Colourism: Let’s Talk About Skin Tone Prejudice

Fumble writer Lani McGuinness offers a guide to the complex issue of colourism 

Colourism is a word that describes prejudice against people with a darker skin tone. Typically it manifests as lighter skin tones being deemed more desirable than darker skin tones.

It’s a complicated issue, because much like racism, colourism can be a stealthy and hard-to-spot behaviour. Big ideas of power and prejudice that people connect with lighter skin tones are ingrained in the ways we think – on a global level – and rarely questioned.

Where does colourism come from?

The roots of colourism around the world are extremely complex and hard to understand.

In some communities it’s thought to be a relic from the slavery era, where light-skinned slaves received preferential treatment from slave masters.

In other communities, it’s thought darker skin tones were historically associated with peasants who worked outside in the sun, while the wealthier, ruling classes had fair skin.

How much of a problem is colourism?

Like racism and misogyny, colourism is often internalised, and can seem like a natural part of people’s preferences and decisions.

In February 2018, Matthew Knowles – father of Solange and Beyoncé – gave an interview in Ebony magazine where he discussed his experiences with colourism.

In the piece, he talks about growing up with the message that black women were undesirable, which conditioned him to only date white or light-skinned black women. He said this was common among black men his age.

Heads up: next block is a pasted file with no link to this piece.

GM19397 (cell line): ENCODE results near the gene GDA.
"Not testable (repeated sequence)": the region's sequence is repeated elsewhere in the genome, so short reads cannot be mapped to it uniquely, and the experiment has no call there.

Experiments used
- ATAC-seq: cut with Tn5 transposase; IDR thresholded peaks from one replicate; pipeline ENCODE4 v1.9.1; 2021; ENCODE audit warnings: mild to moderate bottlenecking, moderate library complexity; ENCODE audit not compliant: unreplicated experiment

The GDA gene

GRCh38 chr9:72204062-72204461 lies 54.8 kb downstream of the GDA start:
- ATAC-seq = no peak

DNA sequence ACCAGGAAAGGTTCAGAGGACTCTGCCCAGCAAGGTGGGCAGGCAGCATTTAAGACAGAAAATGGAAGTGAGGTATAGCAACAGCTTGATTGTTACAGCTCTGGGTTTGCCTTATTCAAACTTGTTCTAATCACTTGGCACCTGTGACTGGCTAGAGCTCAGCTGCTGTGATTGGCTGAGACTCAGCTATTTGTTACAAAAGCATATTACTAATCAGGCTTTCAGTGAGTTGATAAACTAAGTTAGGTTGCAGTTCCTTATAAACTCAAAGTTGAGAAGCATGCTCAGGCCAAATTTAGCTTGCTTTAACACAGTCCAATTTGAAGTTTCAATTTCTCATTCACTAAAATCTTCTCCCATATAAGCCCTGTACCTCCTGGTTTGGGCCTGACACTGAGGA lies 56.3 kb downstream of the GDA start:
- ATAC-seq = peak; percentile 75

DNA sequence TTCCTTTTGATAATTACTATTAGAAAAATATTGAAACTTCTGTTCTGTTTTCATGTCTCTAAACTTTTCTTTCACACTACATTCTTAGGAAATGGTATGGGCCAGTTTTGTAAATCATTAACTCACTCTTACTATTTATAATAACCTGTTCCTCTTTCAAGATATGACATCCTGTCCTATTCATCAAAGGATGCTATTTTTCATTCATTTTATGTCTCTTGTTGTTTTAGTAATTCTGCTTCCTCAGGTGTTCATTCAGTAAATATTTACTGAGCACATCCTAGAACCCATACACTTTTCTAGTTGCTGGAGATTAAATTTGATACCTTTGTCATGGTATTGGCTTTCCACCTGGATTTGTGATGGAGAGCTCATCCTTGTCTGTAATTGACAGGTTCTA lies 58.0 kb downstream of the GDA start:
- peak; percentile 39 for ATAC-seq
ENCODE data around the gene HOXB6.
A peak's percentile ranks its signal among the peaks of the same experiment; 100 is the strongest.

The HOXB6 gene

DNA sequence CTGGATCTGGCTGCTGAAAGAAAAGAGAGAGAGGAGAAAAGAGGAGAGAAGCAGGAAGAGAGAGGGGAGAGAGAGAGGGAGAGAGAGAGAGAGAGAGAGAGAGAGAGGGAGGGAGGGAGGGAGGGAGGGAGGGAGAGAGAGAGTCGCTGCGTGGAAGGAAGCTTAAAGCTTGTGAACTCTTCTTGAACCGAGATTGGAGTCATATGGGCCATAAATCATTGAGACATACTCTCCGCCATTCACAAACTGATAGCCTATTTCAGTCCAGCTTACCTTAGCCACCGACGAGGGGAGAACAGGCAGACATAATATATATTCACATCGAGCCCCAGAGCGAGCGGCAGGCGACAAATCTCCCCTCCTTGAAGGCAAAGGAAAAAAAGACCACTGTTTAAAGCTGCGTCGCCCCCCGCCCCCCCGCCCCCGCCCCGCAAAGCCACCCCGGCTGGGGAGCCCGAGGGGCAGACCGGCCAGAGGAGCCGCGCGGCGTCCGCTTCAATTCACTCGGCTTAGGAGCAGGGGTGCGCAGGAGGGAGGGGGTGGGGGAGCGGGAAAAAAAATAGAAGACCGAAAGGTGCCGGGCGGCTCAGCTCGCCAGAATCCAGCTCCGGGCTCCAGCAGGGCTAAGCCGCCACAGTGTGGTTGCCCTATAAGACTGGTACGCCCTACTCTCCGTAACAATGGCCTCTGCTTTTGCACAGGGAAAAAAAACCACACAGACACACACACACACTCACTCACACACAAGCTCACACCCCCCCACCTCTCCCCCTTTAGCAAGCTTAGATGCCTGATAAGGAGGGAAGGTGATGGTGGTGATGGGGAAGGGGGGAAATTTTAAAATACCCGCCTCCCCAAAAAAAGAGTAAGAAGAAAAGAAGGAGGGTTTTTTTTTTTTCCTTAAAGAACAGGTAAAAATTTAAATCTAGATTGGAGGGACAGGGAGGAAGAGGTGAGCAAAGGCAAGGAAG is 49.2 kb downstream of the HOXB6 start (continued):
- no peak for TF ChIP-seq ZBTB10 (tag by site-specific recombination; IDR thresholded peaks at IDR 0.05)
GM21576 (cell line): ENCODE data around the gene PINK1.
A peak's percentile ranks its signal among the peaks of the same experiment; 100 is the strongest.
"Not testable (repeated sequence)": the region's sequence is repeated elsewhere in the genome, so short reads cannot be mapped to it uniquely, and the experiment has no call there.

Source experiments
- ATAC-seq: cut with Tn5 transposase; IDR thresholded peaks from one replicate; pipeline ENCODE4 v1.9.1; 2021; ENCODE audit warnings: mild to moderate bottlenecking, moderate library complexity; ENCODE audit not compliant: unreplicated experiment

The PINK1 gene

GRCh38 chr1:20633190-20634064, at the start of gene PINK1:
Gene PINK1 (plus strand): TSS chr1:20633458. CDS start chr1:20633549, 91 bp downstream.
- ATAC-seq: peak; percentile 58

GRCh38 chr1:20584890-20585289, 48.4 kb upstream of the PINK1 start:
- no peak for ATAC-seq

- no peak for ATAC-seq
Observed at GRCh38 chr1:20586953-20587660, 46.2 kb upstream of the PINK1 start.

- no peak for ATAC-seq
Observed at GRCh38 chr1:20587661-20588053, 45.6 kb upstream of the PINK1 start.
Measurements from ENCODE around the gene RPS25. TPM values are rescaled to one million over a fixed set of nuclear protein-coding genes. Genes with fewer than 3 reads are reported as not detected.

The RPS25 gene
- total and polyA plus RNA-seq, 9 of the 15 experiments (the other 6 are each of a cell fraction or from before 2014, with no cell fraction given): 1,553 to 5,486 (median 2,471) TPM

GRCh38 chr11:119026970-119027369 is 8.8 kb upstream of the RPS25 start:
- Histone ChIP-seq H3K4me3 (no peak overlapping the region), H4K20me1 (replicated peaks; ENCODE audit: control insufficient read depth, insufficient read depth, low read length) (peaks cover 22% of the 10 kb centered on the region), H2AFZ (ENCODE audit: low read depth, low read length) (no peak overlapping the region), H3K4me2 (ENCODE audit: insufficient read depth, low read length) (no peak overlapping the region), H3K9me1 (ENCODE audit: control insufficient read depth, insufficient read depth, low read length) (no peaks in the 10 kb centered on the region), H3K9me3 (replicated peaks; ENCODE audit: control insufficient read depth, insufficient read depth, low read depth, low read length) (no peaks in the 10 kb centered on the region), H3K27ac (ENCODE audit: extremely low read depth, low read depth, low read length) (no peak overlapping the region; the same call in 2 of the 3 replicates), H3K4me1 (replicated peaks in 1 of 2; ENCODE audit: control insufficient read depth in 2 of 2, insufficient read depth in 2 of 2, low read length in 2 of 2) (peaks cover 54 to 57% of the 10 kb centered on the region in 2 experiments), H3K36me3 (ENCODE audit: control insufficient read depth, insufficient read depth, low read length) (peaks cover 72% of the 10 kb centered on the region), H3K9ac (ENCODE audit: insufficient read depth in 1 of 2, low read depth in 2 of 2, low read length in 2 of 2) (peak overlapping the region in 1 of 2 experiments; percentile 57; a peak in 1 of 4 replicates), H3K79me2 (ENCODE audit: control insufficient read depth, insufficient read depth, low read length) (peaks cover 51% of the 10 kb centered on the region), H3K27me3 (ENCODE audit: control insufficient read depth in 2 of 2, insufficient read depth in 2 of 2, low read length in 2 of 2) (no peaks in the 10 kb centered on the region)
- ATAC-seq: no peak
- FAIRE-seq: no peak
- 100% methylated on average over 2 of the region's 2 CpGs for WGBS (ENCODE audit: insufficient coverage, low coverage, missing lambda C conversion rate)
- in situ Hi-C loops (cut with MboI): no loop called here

Knowles also drew links to the music industry, saying his daughters may not have had the success they have enjoyed if they were dark-skinned.

Art Reflects Life 

It’s not hard to find examples of colourism in the entertainment industry, but it’s also important to remember that art can both construct – and reflect – dominant attitudes in society.

A 2011 study in the North Carolina justice system found black women who had lighter skin received more lenient sentences and served less time behind bars than women with darker skin tones.  

Another study suggested that light-skinned or white-passing Latinxs in the US earn an average of $5,000 dollars more than darker-skinned Latinxs.   

Colourism is personal

Personal accounts of the damaging effects of colourism on dark-skinned people are easy to find online.

In an article on Al Jazeera, Muna Beatty describes the constant prejudice she faced growing up dark-skinned in India. From jokes from her own family members about how dark her skin was, to desperate “home-remedies” meant to lighten her skin, Muna shows how colourism gave her deep insecurities and the feeling that she didn’t matter as a person just because of the shade of her skin.

The struggles of dating and using dating apps while have dark skin have also been well-documented. Anyone who watched Samira’s struggle on Love Island 2018 might recognise some of the issues people with dark skin tones face when trying to find love. The men on the show were always quick to define their ‘type’ – which typically turned out to be “blonde with blue eyes”.

How can we fight colourism?

Our brains have been sculpted by history and society. Undesirable behaviours such as sexism, colourism and racism often manifest in unconscious ways.

That’s why confronting colourism is the only way to tackle it. For far too long the unspoken link between fair skin and goodness/beauty has been accepted as fact – so we need to recognise colourism and racism when they happen, and question our own attitudes, behaviours and words.

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